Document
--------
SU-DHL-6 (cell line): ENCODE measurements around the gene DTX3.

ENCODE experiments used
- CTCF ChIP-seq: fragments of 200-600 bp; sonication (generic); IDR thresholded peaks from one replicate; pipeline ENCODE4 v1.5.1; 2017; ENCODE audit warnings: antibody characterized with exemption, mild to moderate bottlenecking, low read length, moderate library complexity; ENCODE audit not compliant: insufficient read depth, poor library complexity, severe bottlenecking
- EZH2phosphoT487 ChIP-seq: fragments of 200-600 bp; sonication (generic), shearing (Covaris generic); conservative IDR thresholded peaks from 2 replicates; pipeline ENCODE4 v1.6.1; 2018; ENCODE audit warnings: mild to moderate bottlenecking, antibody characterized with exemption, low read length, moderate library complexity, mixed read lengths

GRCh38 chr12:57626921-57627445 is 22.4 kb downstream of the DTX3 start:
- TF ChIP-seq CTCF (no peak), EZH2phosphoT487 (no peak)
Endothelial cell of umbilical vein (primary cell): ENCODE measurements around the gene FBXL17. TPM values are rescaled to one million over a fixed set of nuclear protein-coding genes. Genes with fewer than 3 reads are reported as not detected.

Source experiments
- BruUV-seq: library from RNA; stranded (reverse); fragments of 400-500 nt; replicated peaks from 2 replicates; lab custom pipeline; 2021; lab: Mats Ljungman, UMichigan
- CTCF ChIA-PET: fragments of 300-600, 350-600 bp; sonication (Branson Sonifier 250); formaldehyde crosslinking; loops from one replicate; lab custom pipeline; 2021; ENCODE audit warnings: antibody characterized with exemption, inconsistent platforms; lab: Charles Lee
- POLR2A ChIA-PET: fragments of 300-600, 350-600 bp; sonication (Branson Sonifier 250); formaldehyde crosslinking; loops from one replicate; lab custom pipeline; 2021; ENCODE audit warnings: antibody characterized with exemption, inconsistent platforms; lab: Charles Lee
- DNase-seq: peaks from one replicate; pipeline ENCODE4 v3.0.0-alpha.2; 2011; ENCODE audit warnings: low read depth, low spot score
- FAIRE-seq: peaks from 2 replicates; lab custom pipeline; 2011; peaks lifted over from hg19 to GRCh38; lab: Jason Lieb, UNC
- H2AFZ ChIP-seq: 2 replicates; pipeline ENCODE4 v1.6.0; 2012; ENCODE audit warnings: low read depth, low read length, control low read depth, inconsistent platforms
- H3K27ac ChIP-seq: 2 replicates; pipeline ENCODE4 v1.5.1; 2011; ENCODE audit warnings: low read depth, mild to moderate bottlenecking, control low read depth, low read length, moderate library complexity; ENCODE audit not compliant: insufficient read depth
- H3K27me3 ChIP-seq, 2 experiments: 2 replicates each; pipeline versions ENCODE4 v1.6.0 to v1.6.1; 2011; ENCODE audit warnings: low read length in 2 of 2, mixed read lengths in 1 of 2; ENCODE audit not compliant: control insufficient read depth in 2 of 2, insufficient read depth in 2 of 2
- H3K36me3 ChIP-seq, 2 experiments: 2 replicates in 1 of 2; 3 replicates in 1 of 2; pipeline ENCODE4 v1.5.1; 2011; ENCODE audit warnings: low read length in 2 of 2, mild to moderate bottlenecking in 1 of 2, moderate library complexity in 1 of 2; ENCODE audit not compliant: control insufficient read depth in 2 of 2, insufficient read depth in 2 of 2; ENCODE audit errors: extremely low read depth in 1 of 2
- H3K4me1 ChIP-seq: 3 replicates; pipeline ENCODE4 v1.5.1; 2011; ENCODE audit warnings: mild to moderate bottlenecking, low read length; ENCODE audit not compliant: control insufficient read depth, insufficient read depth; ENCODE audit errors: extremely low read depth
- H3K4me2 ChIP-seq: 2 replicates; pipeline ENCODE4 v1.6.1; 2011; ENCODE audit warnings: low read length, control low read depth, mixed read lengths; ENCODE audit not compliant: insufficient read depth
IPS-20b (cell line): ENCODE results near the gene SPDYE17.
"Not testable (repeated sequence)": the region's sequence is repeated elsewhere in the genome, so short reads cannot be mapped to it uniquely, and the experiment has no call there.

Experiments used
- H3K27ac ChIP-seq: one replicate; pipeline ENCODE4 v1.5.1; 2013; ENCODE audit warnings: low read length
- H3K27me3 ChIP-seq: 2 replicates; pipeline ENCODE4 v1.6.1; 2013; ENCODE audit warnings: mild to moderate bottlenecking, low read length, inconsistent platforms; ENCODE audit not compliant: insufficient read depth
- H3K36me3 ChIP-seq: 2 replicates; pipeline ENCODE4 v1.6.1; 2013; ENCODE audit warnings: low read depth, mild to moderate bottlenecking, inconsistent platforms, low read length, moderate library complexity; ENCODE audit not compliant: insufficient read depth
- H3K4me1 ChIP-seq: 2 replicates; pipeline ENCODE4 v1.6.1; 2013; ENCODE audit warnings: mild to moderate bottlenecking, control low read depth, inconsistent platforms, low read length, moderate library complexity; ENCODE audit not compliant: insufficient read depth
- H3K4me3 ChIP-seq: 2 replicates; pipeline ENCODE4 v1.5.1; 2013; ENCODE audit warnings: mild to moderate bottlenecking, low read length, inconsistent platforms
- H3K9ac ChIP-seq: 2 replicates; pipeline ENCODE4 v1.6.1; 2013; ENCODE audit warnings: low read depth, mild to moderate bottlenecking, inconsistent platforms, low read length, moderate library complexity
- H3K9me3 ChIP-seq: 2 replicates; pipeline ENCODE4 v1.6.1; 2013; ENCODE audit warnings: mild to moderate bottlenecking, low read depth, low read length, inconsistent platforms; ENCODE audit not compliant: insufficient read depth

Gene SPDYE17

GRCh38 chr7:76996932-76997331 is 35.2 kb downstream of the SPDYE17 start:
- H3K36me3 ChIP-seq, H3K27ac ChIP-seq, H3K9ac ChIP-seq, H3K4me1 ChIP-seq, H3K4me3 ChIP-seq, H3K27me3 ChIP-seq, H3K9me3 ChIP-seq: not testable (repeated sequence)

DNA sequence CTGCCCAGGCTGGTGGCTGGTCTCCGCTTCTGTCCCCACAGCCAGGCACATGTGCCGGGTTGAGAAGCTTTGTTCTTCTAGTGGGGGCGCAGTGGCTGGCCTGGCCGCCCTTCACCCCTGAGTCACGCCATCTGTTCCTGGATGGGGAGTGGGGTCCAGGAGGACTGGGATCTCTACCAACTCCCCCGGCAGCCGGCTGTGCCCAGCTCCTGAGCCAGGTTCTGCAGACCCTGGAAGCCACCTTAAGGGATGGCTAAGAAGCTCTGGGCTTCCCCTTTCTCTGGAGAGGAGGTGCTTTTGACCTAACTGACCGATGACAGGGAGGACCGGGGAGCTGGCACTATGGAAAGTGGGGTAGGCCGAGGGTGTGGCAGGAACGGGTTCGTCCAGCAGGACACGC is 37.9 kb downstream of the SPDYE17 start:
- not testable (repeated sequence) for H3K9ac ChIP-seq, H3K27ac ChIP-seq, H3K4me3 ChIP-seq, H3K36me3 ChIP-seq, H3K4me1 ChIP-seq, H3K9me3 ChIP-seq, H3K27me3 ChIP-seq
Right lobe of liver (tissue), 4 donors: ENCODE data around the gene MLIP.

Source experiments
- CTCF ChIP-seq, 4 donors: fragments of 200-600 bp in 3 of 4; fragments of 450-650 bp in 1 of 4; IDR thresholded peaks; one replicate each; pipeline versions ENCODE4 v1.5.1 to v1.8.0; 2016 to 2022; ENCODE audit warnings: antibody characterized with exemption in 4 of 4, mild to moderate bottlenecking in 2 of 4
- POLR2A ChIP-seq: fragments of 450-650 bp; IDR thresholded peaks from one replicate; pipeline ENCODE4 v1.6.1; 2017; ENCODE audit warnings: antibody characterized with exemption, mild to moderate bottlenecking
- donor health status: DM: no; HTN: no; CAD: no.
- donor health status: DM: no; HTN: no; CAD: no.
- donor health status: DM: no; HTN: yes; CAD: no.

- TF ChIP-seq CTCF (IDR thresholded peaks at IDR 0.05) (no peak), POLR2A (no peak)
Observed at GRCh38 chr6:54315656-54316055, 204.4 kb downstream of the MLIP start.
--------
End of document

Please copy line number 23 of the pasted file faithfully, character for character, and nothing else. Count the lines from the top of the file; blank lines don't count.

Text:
- H3K27ac ChIP-seq: one replicate; pipeline ENCODE4 v1.5.1; 2013; ENCODE audit warnings: low read length